Bob Sturm: Thanks for doing this. I have plenty of Cowboys concerns that need your brain!
David Moore: If it needs my brain, I'm concerned.
Bob Sturm: First, in your mind, why have the Cowboys been so quiet on releasing players when we thought there would be far more activity in terms of saying goodbye to player who may no longer have great ability or usefulness?
David Moore: I believe the uncertainty of what lies ahead in free agency. Will they use the system of the last contract, or will they revert to the previous CBA, in which some players who are restricted now would be unrestricted.
I believe this is a strategy to keep all of your assests until you know what the rules are. Then you will see changes.
Bob Sturm: Is it safe to assume some of the more obvious names that will be gone? Let's hear your thoughts on Barber, Roy Williams, and Colombo for instance.
David Moore: I believe Barber will be gone. He has a roster bonus due in June, and if they cut him down the road instead of now, it saves them about $1 million on the cap. This is an example of a move not being made now because it makes more financial sense to do it later.
Colombo has a very complex contract with two bonuses that can be activated in the first 15 days of a new NFL work year. I would have a better shot at explaining the intricacies of some quantom physics theory. But I've been told if the Cowboys cut Colombo in the first 15 days of a new deal, they will also save about $1 million on him. I think there's a good chance he's gone, unless he signs a lesser deal with an understanding he will likely be a backup.
Williams is the hard one. The Cowboys still take a pretty big cap hit if they cut him. The ideal scenario is to rework his deal, but why would Williams agree to that? I would lean toward him being back at the moment, but I blow in the wind on this one.
Bob Sturm: Interesting. So, even though we went through all of this in 2010 with Roy, it appears he still has an air-tight deal that almost secures a spot in 2011, too? What a great agent!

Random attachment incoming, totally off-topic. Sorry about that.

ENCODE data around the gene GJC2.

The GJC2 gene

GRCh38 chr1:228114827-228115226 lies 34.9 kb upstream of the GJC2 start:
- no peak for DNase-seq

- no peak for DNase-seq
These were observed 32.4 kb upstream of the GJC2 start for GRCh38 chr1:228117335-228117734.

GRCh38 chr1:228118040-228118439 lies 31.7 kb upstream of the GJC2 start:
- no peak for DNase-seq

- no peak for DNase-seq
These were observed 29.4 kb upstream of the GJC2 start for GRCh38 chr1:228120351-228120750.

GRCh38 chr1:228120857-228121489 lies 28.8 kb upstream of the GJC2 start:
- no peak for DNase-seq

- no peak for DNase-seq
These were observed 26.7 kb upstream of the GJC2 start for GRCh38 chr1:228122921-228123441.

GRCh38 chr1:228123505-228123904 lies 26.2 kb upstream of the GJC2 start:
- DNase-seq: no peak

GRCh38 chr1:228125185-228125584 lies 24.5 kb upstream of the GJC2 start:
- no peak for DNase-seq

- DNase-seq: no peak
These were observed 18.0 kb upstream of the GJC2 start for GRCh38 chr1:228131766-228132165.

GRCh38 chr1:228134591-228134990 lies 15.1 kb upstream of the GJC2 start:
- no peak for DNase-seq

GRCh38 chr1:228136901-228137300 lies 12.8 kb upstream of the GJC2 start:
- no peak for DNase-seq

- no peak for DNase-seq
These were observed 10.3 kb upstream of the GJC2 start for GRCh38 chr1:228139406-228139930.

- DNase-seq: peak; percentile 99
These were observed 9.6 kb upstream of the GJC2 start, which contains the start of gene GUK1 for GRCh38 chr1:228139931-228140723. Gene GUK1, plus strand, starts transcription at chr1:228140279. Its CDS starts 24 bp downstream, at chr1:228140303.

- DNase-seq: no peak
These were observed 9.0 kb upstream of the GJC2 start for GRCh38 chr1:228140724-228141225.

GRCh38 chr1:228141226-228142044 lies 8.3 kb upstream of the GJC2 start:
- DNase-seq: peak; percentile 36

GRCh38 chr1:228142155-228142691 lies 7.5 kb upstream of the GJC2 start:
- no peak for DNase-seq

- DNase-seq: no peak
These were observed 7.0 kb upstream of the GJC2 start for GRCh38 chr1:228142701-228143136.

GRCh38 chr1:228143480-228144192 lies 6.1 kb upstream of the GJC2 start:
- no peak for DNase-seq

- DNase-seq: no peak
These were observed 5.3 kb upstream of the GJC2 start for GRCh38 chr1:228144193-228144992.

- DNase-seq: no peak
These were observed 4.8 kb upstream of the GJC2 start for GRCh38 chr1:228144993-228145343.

David Moore: If the Cowboys cut him they will have to absorb a cap hit of a little more than $3 million with no player to show for it. Here's the question: is it better to have an overpaid third receiver or to have that financial black hole on the roster?
Bob Sturm: $3m to cut him or how much to keep him?
David Moore: He's $9.4 million on the cap in 2011
Bob Sturm: Geez, I think paying a 3rd WR $9m is a very silly option. The difference gets you a starting safety of great regard. I would swallow my pride and do what needs to be done, I think.
David Moore: They did it with Terrell Owens.
Bob Sturm: By the way, the optimist says that the Cowboys are keeping their powder dry for a big strike like Michael Huff or Eric Weddle. The pessimist is worried they aren't going to do much like in 2010's offseason. Maybe even wondering about cash flow. Where are you in this? OJ Atogwe would have been very useful, in my opinion.
David Moore: The Cowboys will be more active in free agency this off-season than last. In my mind, they have two safety spots to fill and two spots in the offensive line. They can address some of that in the draft, but not all. They must turn to free agency.
Obviously, this team had two shots at Atogwe and didn't seem interested. Like you, that surprises me. I think he's pretty good. You mentioned two good names in the safety market. Here are two others, Baltimore's Dawan Landry and San Francisco's Dashon Goldson. Landry is 28. Goldson is 26. Both have an upside.
Here's another interesting thought. What if UCLA safety Rahim Moore is on the board when the Cowboys draft in the second round. Do you take him and move Alan Ball back to backup corner, addressing two positions with one move? I think that scenario makes sense.
Bob Sturm: I can see that, but a rookie CF safety bothers me. If you have to pay for quality, I think I would spend on that spot for a player I know can generate big plays at this level. Moore seems reasonable, but the safety group looks thin. Q Carter (not that one) from Oklahoma looked very ordinary to my eyes.